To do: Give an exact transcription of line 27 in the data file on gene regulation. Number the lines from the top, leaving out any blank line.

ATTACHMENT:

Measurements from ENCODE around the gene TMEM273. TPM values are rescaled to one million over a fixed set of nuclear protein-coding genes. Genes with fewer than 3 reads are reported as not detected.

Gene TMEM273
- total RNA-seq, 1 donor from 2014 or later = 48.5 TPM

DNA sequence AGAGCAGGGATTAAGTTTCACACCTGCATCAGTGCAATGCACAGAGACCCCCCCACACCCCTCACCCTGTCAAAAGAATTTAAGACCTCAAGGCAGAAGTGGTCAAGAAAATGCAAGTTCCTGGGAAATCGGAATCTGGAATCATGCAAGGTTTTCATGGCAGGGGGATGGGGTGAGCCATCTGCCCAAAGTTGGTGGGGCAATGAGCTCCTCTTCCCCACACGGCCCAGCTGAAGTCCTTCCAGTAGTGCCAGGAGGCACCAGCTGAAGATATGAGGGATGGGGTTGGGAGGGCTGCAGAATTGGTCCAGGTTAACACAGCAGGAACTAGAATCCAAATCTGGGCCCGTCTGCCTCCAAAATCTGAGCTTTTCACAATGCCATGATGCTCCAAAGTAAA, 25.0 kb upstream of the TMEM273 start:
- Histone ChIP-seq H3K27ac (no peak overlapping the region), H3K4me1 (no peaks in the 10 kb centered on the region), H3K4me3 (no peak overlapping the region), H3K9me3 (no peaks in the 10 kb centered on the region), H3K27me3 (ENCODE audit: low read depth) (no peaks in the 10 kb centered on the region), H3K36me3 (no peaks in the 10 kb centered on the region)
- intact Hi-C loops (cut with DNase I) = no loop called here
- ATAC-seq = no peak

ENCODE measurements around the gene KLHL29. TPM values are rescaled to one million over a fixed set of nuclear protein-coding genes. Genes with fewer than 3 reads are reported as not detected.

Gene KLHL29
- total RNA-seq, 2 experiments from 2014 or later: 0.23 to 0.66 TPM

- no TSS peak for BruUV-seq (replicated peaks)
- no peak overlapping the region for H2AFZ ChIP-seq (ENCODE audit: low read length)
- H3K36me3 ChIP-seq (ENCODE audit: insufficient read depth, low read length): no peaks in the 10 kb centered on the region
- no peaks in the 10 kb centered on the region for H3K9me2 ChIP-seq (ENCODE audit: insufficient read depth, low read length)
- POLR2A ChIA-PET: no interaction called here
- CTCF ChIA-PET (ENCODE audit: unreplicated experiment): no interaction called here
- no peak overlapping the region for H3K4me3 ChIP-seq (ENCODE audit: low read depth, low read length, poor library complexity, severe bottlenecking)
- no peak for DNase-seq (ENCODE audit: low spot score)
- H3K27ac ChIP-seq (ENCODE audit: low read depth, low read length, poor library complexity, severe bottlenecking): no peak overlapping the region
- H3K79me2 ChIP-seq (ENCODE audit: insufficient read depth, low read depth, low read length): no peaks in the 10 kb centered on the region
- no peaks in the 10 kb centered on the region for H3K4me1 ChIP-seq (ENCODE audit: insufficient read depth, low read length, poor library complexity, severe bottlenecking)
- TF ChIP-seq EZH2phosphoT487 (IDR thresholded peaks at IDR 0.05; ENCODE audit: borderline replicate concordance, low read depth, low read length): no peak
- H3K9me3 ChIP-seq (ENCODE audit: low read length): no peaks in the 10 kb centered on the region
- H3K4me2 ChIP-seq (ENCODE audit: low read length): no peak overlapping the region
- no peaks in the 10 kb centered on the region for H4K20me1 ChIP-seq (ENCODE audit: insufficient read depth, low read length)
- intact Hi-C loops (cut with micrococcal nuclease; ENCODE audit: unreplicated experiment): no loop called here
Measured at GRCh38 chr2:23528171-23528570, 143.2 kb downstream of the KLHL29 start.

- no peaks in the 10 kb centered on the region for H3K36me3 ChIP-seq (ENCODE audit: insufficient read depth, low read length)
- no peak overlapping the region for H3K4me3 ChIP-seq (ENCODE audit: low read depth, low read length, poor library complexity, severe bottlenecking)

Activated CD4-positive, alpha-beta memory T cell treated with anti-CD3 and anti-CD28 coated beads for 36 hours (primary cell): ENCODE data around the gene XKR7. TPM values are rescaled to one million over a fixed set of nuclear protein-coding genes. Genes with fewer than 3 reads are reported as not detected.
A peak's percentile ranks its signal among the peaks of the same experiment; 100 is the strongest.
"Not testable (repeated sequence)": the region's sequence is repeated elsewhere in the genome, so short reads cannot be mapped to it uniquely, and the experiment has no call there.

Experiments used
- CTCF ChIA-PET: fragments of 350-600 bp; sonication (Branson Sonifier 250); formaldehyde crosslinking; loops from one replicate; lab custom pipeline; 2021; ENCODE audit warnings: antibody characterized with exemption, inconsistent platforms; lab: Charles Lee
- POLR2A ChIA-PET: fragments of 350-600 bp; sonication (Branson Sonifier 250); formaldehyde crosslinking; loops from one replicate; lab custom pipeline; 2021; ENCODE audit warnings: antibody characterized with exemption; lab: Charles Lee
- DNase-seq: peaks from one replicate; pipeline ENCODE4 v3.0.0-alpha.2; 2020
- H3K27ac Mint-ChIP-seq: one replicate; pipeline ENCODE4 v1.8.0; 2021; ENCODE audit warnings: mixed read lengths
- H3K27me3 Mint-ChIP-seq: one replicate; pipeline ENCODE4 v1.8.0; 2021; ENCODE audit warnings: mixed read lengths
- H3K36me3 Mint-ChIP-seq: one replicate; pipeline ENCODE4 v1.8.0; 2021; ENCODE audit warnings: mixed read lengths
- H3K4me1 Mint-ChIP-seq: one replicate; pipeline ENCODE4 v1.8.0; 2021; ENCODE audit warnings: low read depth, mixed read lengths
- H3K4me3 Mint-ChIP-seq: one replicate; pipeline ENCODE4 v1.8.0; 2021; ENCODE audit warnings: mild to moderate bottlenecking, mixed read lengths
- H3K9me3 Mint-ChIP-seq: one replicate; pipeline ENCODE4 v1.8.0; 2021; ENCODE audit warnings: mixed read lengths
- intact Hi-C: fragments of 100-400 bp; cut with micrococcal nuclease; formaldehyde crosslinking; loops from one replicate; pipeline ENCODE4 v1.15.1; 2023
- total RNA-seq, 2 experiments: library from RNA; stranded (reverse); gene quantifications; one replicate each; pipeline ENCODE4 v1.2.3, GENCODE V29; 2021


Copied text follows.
Measured at GRCh38 chr2:23528171-23528570, 143.2 kb downstream of the KLHL29 start.